Developer can then configure the so called end points to decide on which protoocl to used for communication.
The developer will create the interface and implement it. It will then expose the interface using multiple end points i.e. HTTP, TCP, Named Pipes.
The client using the interface then can use the appropriate end point based their need.
WCf as infrastructure takes care all overheads related to messaging etc.
Filed under: .NET Framework, WCF, Web Services | Tagged: .NET CLR, .NET 3.0, .NET Framework, WCF | 4 Comments »
Posted on Thursday, January 24, 2008 by debasishpramanik
Of late I have been reading about WCF. Though I have many things to share but thought of sharing this link about how to expose the WCF Service as multiple end points i.e. suppose we wrote a WCF service to calculate home loan. The same service can be exposed as
- Named Pipe
If the service is to be used by non-.NET based app then HTTP is the best option and if both service and client are in same network and both the app are .NET based tcp can be used and if both the service and client areon same machine amed pipe can be used.
The question then comes do a developer have to expose multiple interface, the answer is NO. The developer have to use the configuration files to expose the service with 3 end points.
This is one of the cool feature that I liked about WCF. the below link provides the similar stuff with an example
Filed under: .NET Framework, WCF, Web Services | Leave a comment »
Posted on Monday, September 24, 2007 by debasishpramanik
YASU Technologies one of the leading BRMS vendor announced the release of their .NET BRMS version QuikcRules.NET 3.1 beta 2.
The QuickRules.NET 3.1 Beta 2 comes with some exciting features that make it unique compare to other vendors in the same field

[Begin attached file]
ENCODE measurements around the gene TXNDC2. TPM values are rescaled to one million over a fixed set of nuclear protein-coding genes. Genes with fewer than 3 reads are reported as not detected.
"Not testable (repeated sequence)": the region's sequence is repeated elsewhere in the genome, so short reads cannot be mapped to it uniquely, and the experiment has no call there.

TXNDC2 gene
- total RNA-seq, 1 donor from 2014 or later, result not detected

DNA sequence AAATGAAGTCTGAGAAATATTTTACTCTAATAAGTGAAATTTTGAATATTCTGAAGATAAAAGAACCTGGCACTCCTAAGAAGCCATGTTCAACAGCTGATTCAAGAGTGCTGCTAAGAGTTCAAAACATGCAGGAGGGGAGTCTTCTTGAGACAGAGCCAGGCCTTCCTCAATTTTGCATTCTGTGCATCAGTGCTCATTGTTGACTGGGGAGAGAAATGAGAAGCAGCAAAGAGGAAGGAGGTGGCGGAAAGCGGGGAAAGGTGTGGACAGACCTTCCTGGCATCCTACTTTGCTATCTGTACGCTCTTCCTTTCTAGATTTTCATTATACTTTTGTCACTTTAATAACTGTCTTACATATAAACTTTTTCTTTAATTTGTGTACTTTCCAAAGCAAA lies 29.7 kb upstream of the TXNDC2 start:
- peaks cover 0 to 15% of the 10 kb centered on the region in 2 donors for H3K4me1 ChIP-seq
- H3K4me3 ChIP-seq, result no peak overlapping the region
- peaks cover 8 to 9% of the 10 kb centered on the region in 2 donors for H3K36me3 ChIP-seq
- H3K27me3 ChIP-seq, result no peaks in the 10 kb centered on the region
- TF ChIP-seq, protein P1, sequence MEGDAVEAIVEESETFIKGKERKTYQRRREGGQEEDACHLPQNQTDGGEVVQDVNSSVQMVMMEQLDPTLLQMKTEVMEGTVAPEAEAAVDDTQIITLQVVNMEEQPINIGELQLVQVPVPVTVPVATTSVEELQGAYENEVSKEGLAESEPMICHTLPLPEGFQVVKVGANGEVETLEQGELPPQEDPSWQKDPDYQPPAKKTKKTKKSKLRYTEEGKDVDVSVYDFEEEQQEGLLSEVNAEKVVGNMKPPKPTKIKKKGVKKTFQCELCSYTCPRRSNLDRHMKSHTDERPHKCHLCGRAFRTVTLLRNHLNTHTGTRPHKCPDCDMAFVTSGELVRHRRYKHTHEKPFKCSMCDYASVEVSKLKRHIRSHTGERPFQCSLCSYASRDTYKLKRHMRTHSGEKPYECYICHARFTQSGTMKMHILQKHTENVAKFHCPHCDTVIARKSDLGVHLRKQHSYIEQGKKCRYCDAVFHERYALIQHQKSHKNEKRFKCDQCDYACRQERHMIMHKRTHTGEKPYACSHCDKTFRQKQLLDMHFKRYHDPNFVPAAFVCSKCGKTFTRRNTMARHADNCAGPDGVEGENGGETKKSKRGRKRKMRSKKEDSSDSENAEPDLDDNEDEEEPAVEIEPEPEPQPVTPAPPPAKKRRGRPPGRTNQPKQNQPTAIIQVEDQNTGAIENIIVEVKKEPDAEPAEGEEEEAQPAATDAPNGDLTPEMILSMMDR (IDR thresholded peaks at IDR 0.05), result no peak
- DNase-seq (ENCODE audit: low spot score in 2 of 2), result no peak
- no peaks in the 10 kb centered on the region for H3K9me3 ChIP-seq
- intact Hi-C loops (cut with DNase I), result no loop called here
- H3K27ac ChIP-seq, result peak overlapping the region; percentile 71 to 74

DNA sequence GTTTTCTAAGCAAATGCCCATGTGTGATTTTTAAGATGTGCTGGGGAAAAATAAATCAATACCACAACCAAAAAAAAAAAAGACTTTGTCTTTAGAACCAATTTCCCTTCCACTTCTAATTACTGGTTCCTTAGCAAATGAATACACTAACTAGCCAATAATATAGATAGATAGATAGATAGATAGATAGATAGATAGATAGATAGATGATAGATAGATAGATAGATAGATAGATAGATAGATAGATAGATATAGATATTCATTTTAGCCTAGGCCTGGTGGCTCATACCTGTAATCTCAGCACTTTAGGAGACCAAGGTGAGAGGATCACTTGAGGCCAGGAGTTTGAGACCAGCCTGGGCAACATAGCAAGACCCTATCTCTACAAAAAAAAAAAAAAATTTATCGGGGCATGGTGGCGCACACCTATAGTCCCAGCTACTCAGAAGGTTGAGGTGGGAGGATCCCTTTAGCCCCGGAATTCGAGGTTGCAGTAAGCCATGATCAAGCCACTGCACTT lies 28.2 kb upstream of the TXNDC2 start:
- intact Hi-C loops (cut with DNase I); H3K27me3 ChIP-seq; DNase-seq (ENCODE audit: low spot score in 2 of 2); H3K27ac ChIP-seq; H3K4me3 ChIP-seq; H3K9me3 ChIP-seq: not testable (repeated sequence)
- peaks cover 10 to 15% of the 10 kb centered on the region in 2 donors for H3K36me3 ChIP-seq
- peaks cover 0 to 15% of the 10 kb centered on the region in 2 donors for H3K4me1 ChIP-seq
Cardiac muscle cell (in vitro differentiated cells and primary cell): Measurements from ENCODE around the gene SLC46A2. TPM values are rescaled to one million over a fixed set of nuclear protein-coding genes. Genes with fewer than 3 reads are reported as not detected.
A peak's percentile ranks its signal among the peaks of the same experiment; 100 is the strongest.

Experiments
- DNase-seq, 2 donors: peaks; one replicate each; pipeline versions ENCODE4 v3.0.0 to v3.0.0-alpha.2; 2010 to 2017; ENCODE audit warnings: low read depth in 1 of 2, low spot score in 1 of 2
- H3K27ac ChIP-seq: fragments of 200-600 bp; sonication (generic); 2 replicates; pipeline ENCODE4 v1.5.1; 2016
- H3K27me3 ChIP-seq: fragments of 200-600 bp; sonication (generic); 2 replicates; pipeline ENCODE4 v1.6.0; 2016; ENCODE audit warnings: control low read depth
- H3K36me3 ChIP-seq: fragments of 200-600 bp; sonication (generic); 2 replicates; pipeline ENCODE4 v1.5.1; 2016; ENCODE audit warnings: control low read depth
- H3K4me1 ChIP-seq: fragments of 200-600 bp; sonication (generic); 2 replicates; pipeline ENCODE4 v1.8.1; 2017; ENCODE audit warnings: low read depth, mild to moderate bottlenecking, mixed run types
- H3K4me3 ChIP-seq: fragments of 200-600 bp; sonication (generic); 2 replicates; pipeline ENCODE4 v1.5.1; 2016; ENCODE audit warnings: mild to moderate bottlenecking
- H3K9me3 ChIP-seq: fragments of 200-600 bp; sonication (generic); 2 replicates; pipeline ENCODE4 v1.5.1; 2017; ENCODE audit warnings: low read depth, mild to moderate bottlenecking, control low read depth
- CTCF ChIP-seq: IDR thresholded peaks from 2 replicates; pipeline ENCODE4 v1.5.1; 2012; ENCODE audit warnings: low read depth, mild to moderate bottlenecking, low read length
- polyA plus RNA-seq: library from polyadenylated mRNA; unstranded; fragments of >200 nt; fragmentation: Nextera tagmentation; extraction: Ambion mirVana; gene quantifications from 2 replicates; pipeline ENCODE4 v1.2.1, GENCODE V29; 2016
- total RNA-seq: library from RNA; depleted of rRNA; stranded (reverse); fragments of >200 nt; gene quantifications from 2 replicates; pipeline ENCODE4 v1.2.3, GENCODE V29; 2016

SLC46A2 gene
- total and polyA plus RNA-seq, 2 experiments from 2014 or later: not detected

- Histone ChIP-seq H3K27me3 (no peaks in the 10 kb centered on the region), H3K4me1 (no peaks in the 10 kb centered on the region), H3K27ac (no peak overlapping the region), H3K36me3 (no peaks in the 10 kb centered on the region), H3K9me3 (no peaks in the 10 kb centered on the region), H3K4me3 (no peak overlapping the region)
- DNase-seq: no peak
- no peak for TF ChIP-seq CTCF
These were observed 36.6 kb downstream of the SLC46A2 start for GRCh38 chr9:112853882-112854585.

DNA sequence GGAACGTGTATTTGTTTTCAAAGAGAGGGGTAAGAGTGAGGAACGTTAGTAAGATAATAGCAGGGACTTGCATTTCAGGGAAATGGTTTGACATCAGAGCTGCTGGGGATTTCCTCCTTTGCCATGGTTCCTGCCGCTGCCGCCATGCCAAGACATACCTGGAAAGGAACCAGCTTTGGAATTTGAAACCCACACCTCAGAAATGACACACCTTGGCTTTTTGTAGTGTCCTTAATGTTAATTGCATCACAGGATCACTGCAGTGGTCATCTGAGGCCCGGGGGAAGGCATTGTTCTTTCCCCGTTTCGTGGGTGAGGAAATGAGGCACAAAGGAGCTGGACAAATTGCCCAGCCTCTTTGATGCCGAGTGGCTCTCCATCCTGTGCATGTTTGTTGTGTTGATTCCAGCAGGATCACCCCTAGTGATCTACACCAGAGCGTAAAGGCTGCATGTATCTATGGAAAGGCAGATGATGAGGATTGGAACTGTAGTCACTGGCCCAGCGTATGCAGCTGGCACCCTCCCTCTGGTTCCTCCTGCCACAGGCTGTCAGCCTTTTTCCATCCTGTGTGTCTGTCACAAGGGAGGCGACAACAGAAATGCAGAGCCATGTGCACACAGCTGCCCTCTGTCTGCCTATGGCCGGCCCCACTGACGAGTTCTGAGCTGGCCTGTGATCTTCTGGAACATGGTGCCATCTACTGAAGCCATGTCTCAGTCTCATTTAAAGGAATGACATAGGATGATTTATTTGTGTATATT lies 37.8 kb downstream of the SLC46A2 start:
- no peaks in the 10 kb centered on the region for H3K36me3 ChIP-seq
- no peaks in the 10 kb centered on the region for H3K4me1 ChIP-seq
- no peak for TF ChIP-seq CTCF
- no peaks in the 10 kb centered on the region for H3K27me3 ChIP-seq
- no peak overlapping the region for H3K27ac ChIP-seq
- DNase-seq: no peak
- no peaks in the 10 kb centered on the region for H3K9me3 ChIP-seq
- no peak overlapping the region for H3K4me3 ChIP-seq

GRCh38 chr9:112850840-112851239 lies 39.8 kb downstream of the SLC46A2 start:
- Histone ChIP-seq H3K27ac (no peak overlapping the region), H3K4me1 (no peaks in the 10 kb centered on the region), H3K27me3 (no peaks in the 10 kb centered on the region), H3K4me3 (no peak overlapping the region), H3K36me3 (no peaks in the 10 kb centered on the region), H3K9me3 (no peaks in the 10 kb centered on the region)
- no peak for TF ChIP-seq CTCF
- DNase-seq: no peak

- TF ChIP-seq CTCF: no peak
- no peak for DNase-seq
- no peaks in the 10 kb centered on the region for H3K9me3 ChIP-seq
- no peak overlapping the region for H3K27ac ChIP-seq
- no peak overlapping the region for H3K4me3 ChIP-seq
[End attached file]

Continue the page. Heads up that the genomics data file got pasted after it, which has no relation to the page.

- For old customers, it claims to improve its productivity of Rule Development upto 268% which is amazing.
- The WebEditor which is used by end user as part of Change Management/Hot Deployment of Rules now supports localization which means business analyst can now manage rules in local language :).
- The Rule Builder provides a single editor interface (i.e. no dialog box) to write rules for Rule Developer.
- The Rule Builder also has its own Autocomplete and Intellisense feature, which makes rule writting a excitting stuff.
- For platform supports it now supports the latest OS Windows Vista and Office 2007 (Visio and Excel).
- The Rule Repository have been improved to seamlessly integrate with enterprise authentication mechanism.
For beginners, use this video to understand BRMS and How QuickRules.NET solves the problem.
Please go ahead and download the Beta 2 version from the YASU website.
Filed under: .NET Framework, BRMS, QuickRules.NET, SOA, Web Services | Leave a comment »
Posted on Friday, September 14, 2007 by debasishpramanik
I have been quite busy with too many things at my professional front,so unable to write some good stuff. Though I happen to read this article on SOA, so thought of sharing the link with everyone. The reason I say KISS SOA, as the author believed in Keep It Simple and Straight
Please read this, this will reallly demystify a bit about the ocean called SOA.
Filed under: Latest Trends, SOA, Web Services | Leave a comment »